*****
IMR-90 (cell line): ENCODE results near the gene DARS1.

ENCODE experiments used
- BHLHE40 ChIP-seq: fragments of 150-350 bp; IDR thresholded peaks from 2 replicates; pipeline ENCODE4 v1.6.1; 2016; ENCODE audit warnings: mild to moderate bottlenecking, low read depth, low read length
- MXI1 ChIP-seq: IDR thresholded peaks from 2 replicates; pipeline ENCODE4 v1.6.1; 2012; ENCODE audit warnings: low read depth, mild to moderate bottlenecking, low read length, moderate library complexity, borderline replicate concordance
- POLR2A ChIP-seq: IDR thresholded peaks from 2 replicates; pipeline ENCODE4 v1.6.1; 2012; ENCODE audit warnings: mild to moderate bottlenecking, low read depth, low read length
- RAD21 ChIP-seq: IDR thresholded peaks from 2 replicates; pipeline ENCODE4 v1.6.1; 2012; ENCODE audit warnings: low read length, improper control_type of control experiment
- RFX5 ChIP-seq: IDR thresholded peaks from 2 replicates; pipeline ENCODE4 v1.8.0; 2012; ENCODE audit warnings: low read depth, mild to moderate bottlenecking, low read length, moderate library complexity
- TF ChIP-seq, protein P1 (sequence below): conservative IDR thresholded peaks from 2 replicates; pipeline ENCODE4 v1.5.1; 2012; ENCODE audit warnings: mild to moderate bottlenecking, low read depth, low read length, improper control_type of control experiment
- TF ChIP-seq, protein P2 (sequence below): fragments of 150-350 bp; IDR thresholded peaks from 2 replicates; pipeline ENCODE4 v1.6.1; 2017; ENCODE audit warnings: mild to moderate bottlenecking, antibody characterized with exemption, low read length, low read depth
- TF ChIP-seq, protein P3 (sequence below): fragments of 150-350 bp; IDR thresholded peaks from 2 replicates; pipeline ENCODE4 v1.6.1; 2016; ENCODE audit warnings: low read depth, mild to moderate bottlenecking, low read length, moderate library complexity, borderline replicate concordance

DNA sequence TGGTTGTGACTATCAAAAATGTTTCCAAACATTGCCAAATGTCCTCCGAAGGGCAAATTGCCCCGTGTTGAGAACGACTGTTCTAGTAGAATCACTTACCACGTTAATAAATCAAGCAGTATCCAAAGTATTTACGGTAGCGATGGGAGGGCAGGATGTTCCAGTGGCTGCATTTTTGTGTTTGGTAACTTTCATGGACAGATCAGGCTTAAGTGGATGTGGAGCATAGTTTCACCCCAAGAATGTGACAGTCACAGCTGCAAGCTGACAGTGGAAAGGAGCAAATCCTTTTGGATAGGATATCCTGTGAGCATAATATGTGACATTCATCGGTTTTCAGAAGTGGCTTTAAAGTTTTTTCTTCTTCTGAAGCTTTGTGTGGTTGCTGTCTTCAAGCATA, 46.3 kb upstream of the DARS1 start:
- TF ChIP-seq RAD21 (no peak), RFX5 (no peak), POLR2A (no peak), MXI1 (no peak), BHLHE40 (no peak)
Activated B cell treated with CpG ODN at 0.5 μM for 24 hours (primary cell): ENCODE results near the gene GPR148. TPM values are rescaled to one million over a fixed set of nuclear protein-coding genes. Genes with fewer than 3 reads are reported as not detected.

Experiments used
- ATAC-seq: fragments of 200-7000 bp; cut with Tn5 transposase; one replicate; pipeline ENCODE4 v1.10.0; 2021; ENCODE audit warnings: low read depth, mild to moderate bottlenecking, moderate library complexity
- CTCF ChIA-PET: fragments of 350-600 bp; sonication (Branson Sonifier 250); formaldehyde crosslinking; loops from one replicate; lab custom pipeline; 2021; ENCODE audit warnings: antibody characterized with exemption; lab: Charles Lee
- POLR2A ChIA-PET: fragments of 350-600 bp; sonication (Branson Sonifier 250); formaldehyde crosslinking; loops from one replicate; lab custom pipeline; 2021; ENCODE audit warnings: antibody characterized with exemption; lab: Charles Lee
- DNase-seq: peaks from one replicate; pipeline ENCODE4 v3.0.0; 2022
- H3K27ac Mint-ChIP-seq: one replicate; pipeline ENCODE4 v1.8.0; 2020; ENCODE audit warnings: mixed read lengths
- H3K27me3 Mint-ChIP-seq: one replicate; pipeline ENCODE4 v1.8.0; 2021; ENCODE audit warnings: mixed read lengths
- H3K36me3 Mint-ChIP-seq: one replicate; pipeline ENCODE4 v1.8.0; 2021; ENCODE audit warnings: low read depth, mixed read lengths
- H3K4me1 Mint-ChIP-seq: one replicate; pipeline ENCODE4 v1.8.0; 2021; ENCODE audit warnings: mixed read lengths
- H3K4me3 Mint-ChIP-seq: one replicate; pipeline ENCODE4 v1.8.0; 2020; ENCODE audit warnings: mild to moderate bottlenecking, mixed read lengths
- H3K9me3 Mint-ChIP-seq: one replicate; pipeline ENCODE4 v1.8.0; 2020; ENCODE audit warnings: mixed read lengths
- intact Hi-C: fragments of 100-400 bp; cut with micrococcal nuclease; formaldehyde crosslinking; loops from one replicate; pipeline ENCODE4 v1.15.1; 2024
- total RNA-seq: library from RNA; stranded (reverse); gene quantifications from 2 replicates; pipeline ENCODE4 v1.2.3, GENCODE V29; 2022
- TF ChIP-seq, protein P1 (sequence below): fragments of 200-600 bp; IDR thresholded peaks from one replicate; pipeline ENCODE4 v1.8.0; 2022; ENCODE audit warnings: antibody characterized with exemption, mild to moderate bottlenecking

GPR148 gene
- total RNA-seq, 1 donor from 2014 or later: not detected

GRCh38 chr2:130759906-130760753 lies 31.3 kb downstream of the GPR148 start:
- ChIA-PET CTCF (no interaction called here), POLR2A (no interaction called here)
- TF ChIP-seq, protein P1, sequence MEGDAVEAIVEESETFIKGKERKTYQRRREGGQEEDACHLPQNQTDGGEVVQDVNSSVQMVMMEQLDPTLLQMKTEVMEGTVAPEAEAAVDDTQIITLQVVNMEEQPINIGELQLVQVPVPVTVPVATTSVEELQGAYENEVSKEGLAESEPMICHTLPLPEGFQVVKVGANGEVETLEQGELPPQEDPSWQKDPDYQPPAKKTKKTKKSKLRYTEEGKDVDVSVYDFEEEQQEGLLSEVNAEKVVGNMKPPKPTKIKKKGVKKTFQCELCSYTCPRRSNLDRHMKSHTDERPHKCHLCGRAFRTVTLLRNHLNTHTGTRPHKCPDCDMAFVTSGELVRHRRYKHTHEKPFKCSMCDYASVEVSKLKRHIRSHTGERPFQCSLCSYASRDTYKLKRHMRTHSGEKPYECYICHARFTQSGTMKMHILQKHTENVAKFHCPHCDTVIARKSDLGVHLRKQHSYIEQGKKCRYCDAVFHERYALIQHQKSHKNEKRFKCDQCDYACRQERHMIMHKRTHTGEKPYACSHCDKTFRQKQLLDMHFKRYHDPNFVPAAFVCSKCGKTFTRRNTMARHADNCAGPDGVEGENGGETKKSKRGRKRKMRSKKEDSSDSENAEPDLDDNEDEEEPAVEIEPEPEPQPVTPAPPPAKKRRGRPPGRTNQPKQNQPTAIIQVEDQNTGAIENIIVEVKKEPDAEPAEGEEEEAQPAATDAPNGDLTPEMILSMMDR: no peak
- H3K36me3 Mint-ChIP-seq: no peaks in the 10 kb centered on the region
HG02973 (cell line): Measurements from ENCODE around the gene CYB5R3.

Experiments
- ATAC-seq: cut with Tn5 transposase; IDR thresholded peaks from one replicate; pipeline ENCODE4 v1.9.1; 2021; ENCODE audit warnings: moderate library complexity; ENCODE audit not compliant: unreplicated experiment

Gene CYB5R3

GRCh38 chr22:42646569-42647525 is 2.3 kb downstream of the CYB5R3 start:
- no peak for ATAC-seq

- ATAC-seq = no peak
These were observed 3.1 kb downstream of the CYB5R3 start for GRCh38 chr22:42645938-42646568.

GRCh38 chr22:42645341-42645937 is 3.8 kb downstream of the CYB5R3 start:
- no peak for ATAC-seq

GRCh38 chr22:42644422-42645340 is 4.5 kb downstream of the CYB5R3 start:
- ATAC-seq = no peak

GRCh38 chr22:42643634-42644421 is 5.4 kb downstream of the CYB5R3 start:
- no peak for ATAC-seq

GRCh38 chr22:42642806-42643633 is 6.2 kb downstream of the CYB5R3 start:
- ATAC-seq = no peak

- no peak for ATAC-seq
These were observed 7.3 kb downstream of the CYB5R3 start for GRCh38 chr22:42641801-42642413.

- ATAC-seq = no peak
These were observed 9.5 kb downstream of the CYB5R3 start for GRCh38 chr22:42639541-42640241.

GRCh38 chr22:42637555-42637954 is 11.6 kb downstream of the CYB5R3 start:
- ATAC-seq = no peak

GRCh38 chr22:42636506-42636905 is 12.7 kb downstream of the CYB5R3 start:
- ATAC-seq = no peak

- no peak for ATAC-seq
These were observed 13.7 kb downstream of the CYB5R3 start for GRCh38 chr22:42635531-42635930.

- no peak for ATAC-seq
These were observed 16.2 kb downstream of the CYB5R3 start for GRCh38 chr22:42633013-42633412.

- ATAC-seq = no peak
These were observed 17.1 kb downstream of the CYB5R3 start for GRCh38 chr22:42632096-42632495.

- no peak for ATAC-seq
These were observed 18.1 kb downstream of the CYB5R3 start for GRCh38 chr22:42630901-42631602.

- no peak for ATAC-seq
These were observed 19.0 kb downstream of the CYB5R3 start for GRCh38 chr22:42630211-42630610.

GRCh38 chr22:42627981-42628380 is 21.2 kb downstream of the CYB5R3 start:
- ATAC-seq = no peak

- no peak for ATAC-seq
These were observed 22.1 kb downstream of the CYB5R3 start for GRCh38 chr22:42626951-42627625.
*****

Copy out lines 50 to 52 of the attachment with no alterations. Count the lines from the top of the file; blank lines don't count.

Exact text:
- no peak for ATAC-seq
These were observed 7.3 kb downstream of the CYB5R3 start for GRCh38 chr22:42641801-42642413.

- ATAC-seq = no peak